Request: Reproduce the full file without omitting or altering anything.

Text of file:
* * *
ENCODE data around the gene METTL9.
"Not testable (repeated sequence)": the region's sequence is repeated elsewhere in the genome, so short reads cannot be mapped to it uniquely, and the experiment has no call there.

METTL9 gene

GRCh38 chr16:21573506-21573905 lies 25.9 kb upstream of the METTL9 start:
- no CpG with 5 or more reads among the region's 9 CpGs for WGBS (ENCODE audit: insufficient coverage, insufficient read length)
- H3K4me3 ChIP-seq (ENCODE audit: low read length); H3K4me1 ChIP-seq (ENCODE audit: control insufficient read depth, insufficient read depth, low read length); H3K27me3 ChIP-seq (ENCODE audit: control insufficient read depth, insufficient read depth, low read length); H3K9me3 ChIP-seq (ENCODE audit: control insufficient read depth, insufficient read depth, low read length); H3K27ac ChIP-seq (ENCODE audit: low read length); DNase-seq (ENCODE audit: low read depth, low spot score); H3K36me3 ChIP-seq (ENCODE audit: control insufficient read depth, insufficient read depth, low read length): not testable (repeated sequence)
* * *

ENCODE data around the gene METTL9.
"Not testable (repeated sequence)": the region's sequence is repeated elsewhere in the genome, so short reads cannot be mapped to it uniquely, and the experiment has no call there.

METTL9 gene

GRCh38 chr16:21573506-21573905 lies 25.9 kb upstream of the METTL9 start:
- no CpG with 5 or more reads among the region's 9 CpGs for WGBS (ENCODE audit: insufficient coverage, insufficient read length)
- H3K4me3 ChIP-seq (ENCODE audit: low read length); H3K4me1 ChIP-seq (ENCODE audit: control insufficient read depth, insufficient read depth, low read length); H3K27me3 ChIP-seq (ENCODE audit: control insufficient read depth, insufficient read depth, low read length); H3K9me3 ChIP-seq (ENCODE audit: control insufficient read depth, insufficient read depth, low read length); H3K27ac ChIP-seq (ENCODE audit: low read length); DNase-seq (ENCODE audit: low read depth, low spot score); H3K36me3 ChIP-seq (ENCODE audit: control insufficient read depth, insufficient read depth, low read length): not testable (repeated sequence)